In a series of images taken in and around the Gulf of Mexico in late June, a team of independent photographers have documented the ongoing fallout from the Deepwater Horizon spill. Collected as part of the TEDxOilSpill project, the photos — taken from chartered airplanes, fishing boats, and coastal communities across the region — will be shown at a June 28 conference in Washington, D.C. coordinated by TED Conferences, LLC. “From the source to Gulf Shores [Alabama],” says one of the project participants, “we saw oil ranging from sheen to much heavier all the way (more…)
But it’s far from the only spill that’s taken place this year – or even the only spill occurring in the Gulf right now.
On June 7, the Mobile Press-Register reported that the Ocean Saratoga rig has been leaking into the Gulf since April 30. Interior Department spokeswoman Kendra Barkoff confirmed the next day that “small amounts of oil” were leaking from the wells beneath the rig, about 10 miles from Louisiana’s southeastern coast. (more…)
Lessons from the Deep: If the unstoppable hose at the bottom of the Gulf has taught us anything, it’s that we don’t know much about the ocean. Don’t know how to stop a leak, don’t know whether deepwater oil floats or sinks — and know even less than we thought about the oceans’ role in global warming. This week Yale Environment 360 reported that the last Ice Age may have ended when a giant belch of carbon dioxide erupted from seabed. Add similar revelations about the world’s bajillions of microbes, and it seems we know almost nothing at all. (more…)
The horror emerging from the depths of the Gulf of Mexico continues to lay its nightmare before a nation – and a world – of stunned witnesses. With the tragedy of native waterfowl now being found smothered in petroleum along the marshes of Louisiana comes continued reports that the American people have been prevented by BP officials from seeing images of the slaughter. According to reports by photojournalists, television producers and others (more…)
Three groups of researchers are now reporting evidence of large plumes of oil far below the surface of the Gulf of Mexico. This growing proof that an unknown quantity of oil from the ruptured Deepwater Horizon rig is now accumulating in deeper waters of the gulf comes after BP chief executive Tony Hayward said his company found “no evidence” of such plumes. Hayward also maintained that oil is lighter than water and thus will float to the top of the gulf. (more…)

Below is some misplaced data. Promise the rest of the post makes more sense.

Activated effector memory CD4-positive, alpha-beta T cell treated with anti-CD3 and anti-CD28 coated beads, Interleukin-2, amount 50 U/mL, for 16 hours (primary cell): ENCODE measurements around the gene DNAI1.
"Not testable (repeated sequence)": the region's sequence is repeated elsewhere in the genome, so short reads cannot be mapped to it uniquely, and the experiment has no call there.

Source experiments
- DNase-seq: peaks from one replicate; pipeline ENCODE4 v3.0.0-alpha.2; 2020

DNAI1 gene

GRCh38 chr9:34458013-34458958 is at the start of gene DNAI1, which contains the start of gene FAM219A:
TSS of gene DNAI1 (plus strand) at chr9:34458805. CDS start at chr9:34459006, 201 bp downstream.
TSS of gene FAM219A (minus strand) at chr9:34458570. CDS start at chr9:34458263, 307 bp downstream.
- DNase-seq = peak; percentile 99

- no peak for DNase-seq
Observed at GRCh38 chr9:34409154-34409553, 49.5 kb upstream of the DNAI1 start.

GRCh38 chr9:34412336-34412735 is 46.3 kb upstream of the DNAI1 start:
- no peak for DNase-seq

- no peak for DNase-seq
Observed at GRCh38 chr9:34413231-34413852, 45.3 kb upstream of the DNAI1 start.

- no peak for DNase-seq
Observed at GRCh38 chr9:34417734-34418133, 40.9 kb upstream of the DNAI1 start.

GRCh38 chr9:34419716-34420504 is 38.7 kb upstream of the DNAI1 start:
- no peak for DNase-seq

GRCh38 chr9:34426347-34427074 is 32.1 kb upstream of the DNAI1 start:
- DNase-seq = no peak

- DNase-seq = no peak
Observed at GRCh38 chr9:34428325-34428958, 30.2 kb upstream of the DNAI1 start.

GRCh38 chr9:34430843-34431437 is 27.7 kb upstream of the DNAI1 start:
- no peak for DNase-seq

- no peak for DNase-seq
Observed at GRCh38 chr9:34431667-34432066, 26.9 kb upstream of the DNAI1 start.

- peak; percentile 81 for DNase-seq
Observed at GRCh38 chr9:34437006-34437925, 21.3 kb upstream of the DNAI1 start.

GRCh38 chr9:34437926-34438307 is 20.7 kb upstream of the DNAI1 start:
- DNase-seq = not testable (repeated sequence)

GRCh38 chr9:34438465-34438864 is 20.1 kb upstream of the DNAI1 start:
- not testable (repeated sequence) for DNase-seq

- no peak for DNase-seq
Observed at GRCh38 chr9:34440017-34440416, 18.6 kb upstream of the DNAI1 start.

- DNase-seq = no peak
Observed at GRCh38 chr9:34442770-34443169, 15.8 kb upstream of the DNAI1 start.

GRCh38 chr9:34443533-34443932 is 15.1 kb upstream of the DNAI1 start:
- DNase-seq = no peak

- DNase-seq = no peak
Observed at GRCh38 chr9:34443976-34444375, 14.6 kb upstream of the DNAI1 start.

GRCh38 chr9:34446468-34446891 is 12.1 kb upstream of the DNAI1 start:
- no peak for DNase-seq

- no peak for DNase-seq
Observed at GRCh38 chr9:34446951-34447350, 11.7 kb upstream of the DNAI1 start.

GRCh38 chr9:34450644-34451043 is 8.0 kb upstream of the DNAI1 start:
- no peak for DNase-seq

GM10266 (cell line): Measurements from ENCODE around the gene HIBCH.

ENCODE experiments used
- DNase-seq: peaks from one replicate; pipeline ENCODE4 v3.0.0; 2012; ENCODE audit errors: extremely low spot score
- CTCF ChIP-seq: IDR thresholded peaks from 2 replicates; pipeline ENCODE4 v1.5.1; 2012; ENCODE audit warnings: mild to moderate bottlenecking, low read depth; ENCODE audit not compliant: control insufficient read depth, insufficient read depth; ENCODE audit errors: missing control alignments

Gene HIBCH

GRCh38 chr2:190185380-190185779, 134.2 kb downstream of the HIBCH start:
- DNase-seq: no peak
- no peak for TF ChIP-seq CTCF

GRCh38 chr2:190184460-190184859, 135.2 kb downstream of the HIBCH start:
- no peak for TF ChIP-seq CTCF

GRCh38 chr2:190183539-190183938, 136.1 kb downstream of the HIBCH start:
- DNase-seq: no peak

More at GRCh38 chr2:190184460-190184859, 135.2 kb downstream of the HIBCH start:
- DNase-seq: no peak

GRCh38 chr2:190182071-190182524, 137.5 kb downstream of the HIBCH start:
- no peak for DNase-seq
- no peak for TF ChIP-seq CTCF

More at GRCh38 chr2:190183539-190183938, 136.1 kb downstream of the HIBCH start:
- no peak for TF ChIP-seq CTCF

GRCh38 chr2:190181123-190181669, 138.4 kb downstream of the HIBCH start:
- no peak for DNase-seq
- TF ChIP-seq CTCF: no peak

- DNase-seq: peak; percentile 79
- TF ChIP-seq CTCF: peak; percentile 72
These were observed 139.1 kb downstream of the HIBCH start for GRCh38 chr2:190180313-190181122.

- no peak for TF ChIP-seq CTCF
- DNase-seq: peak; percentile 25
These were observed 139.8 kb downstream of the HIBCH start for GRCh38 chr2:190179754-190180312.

Comprehensive federal environmental regulation does not come easily. First, there is the difficulty of crafting scientific regulations. Then there are the entrenched interests to be combated, both in the private sector, and with the states and local governments who may have had authority prior to federal regulation. Compounding these issues is the high cost of regulation and enforcement itself. Criticisms abound from the right–too much regulation–and the left–too little. (more…)
For almost a month, BP monitored oil and natural gas gushing from the broken riser and blow-out preventer with remote operated vehicles (ROVs). And for almost a month, they kept all of that video to entirely to themselves. But that’s about to change.
In the hours and days immediately following the explosion on the Deepwater Horizon offshore drill rig in the Gulf of Mexico, the federal response was centered on firefighting, search and rescue. For nearly three days, although the rig was burning, the wellhead and riser assembly were still in tact and there was no leaking oil to speak of. And then, the worst-case scenario happened: the Deepwater Horizon sank.
WASHINGTON (Reuters) – In response to the BP oil spill, U.S. Interior Secretary Ken Salazar will announce on Tuesday that the Minerals Management Service will be divided so collection of oil royalties and safety inspection of offshore drilling are separated, a department official told Reuters.
The MMS currently carries out both roles, drawing criticism from some U.S. lawmakers and environmental groups.
Critics argue the MMS is faced with a conflict of interest because it is responsible for regulating and shutting down offshore oil production over safety concerns, if necessary, and also charged with keeping the oil flowing so the government can collect royalties.